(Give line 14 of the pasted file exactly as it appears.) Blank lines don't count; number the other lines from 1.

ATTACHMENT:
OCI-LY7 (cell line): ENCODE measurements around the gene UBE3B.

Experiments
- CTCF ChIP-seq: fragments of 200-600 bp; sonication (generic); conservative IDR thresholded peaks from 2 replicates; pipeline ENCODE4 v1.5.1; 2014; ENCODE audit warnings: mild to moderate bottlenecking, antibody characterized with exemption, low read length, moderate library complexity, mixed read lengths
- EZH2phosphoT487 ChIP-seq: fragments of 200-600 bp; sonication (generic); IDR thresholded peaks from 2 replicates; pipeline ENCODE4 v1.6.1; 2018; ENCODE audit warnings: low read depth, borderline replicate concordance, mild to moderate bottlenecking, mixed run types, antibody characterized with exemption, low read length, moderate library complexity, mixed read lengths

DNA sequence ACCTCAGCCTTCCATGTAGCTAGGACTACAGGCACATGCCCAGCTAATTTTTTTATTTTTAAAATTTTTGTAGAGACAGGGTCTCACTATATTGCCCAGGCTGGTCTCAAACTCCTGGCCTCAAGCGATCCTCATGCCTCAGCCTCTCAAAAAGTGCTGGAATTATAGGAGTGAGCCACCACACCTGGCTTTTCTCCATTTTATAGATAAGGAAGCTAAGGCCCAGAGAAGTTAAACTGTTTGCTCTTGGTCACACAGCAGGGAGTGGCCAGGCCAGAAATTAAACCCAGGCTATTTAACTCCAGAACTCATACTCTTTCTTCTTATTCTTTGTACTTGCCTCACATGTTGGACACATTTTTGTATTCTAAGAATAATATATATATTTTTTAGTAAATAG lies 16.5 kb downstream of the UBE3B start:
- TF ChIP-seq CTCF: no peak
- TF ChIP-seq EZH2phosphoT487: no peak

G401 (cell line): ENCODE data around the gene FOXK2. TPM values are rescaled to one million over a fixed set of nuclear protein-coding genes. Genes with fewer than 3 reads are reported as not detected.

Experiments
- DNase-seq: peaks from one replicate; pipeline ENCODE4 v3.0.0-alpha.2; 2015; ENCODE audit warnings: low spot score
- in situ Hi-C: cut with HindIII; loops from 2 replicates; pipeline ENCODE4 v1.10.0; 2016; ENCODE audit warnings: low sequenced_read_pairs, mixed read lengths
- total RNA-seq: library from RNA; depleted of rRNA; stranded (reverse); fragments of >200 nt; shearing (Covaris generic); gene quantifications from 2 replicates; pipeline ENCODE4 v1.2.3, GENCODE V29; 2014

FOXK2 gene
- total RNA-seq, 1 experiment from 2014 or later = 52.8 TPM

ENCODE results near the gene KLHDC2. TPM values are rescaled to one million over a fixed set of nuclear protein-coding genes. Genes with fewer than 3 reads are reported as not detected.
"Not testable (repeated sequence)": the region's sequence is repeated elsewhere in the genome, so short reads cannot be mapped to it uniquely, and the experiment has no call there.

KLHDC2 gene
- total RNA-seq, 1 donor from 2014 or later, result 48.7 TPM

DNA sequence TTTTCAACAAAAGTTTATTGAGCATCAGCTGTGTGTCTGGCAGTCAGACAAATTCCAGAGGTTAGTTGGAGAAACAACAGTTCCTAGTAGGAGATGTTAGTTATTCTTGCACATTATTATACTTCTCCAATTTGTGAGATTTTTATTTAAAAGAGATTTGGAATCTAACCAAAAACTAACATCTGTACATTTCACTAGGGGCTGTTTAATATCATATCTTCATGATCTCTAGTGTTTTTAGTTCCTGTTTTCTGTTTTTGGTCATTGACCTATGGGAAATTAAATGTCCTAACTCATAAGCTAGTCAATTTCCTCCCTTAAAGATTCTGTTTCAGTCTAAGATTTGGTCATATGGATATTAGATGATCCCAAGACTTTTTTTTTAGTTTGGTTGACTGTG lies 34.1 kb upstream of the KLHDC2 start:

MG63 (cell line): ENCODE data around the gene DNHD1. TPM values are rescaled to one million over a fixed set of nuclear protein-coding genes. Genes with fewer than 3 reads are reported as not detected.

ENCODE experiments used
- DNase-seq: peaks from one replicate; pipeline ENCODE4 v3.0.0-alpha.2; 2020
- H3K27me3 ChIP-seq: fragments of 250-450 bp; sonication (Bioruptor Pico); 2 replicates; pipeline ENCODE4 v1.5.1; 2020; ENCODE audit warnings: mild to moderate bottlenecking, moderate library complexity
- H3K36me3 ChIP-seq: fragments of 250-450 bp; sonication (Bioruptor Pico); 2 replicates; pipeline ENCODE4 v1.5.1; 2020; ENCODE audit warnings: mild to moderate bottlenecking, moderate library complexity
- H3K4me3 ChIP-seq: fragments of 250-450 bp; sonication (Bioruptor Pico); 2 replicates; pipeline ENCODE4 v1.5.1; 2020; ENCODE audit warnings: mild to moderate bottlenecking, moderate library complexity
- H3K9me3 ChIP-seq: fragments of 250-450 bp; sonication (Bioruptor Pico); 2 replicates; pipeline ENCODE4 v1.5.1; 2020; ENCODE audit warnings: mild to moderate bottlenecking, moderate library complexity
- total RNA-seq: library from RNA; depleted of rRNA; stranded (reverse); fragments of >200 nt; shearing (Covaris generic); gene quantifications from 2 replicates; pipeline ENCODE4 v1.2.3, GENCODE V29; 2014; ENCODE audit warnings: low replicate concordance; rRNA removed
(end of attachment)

- total RNA-seq, 1 experiment from 2014 or later = 52.8 TPM